"Axe" (2006) Aaron Parazette;
at the Gregory Lind Gallery
Regional Roundup: San Francisco
by Laura Richard Janku
Gregory Lind Gallery
"Aaron Parazette: Wind Swell"
Through Dec. 9
In his latest suite of cryptogrammic paintings at the Gregory Lind Gallery, Aaron Parazette continues to delight with his technical skill and verbal gymnastics. Typographic and compositional perfection—luminous splashes, crisp lines and seamless curves against a monochromatic background—belie the playful, irreverent nature of the surfer lingo transcribed in these works.
To create his one-word works, Parazette arrays each constituent letter in a carefully considered jumble across the canvas.
For example, the dominant and foregrounded "X" in Axe reinforces its special meaning for surfers: a wave that wipes you out. To similar effect, Parazette has inverted, flipped and stretched the letters in Kook, the moniker for a really bad surfer.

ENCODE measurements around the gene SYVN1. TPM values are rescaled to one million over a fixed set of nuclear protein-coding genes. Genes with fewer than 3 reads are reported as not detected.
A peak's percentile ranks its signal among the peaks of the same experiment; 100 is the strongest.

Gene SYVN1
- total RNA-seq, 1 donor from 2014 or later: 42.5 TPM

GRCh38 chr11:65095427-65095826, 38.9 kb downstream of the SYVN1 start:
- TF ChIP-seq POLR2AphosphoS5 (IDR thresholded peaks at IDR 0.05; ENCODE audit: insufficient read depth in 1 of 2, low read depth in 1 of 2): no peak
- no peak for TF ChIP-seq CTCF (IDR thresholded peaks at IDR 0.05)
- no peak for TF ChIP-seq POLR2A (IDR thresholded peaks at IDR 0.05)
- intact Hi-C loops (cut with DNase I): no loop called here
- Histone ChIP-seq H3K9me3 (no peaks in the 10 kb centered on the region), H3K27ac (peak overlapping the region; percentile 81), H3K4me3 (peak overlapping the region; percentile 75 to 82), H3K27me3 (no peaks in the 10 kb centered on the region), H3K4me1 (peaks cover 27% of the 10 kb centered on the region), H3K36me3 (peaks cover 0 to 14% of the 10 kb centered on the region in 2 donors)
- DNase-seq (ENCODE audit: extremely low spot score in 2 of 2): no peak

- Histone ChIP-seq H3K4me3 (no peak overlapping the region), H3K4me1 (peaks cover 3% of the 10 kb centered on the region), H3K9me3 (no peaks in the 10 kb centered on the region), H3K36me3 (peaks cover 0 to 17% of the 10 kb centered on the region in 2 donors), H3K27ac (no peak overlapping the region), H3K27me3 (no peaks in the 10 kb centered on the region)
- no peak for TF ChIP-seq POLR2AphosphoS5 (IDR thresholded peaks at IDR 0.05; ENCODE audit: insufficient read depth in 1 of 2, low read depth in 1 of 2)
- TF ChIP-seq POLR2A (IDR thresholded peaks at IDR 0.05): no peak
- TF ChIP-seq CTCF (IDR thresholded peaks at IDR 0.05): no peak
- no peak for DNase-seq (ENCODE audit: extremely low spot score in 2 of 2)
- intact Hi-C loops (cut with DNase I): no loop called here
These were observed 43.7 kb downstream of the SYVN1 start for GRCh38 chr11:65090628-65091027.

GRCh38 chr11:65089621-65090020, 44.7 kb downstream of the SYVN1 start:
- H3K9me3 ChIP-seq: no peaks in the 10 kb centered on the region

These idioms are hot-paletted and exuberant in their outlines, with Parazette's signature "pinlines," which reveal underpainting around the edges of each form, letter or expanse of space.
Beyond their textured, formalist beauty, the paintings also crackle with double entendres and reveal how slang functions as short hand and a way for discrete social groups to separate insiders and outsiders.
Parazette's push between surface and depth, language and narrative, flippancy and formality, position him within several art-world sects: hard-edge painting, graphic design, concrete poetry, and the Los Angeles Finish Fetishists, among them. And given that Parazette has been in land-locked Houston for 15 years, the works may also function as a mnemonic leash to the totally tubular Southern California surfing days of his youth.